Can a Cyber Attack on Journalists Influence the Election?

By Kevin Eck 

In the wake of last night’s presidential debate featuring Hillary Clinton and Donald Trump sparring over Russia’s attempt to influence the upcoming election through cyber attacks, POLITICO reports journalists should be prepared for what may happen on election day.

“Journalists are seen as especially vulnerable soft targets for hackers,” writes POLITICO. “Their computers contain the kinds of notes, story ideas and high-powered contact lists coveted by foreign intelligence services.”

Senior U.S. officials, current and former lawmakers and cybersecurity pros told POLITICO the threat against the media is real — and they fret the consequences. Specifically, the security community is worried The Associated Press’ army of reporters could get hacked and the wire service — the newsroom that produces the results data on which the entire media world relies — inadvertently starts releasing manipulated election tallies or that cybercriminals penetrate CNN’s internal networks and change Wolf Blitzer’s teleprompter.

Though news organizations have safeguards in place, cyber security experts warn all the preparation in the world may be of little use when you’re being hacked by a state run organization.

“If all of a sudden your adversary becomes a nation-state, like Sony or the DNC with Russia, you see those kind of procedures aren’t worth a darn,” said former FBI cyber official Robert Anderson.

Federal and state officials stress that even a successful hack on a major news outlet around Election Day would not affect the final results, which typically take weeks to certify. The vote tallies, after all, will be available on official sites and in many instances on special social media feeds. And if a news site did get defaced with incorrect information, the results would be more like a modern-day version of the famous ‘Dewey Defeats Truman’ headline that President Harry Truman triumphantly held aloft the day after his 1948 reelection.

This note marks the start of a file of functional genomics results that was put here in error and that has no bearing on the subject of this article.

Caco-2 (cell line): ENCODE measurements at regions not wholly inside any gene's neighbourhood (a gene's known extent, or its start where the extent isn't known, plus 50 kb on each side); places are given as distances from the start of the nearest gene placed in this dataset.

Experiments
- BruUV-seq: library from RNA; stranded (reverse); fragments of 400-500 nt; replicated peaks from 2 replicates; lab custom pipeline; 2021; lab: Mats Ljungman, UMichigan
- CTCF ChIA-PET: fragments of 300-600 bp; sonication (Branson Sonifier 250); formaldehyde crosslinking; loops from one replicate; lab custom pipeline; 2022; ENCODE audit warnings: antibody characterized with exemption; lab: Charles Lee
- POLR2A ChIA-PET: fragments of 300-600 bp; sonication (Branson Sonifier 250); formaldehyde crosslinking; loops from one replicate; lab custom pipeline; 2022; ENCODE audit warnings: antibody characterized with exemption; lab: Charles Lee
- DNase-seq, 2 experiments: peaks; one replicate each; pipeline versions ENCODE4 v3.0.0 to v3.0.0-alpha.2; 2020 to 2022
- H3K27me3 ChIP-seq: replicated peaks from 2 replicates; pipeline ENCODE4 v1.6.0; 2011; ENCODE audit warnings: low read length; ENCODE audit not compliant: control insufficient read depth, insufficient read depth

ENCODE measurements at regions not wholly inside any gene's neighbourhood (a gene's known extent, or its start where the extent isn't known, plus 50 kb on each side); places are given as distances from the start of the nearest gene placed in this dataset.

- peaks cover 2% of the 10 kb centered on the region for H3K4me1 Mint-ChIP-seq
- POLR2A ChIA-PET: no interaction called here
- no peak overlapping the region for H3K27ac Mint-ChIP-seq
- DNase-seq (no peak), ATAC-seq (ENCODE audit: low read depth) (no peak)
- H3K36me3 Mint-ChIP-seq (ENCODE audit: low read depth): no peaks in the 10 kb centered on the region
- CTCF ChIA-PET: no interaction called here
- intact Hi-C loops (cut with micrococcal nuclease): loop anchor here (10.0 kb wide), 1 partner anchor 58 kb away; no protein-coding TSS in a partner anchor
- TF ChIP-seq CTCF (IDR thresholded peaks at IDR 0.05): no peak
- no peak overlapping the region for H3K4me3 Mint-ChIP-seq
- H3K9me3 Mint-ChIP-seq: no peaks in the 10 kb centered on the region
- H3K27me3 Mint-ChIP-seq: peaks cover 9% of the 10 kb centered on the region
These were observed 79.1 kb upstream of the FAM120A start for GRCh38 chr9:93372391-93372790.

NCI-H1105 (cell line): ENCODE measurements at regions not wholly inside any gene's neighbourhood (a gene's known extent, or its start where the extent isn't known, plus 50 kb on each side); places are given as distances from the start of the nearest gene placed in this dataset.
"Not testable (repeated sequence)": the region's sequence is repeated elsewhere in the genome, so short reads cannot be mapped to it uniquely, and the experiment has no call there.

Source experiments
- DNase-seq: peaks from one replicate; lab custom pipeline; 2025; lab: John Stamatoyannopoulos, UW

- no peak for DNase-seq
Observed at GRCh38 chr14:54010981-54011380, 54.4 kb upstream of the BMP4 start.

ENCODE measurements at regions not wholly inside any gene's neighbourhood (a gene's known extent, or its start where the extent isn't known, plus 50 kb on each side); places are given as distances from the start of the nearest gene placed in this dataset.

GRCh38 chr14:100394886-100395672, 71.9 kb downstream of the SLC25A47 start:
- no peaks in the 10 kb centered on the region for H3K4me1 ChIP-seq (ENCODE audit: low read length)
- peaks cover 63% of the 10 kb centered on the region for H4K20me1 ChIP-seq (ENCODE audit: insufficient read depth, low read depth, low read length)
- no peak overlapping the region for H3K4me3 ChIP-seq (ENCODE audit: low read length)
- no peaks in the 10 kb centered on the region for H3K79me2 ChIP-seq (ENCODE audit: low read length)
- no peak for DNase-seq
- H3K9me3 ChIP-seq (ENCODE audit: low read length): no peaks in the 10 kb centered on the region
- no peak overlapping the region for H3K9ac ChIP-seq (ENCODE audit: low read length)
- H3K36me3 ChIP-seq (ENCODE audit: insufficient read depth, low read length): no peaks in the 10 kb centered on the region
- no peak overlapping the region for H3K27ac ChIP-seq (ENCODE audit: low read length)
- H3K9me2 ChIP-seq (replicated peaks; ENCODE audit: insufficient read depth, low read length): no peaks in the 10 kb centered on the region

“Misinformation circulated in the early hours of Nov. 8 about the race’s trajectory, for example, could factor into a voter’s decision to even show up during the election’s final hours, especially in Western states,” reports Politico. “There’s also concern that false media reports spread via a hacked news account could be a potential spark for violence in an already exceptionally charged atmosphere. On the flip side, there’s a recognition that the media can help build public confidence in the final results, especially following a campaign that’s been engulfed in its closing weeks by Russian-sponsored hacking of the Democratic National Committee, the hacking of Hillary Clinton’s campaign chairman’s personal emails, and Donald Trump’s unfounded charges of vote rigging.”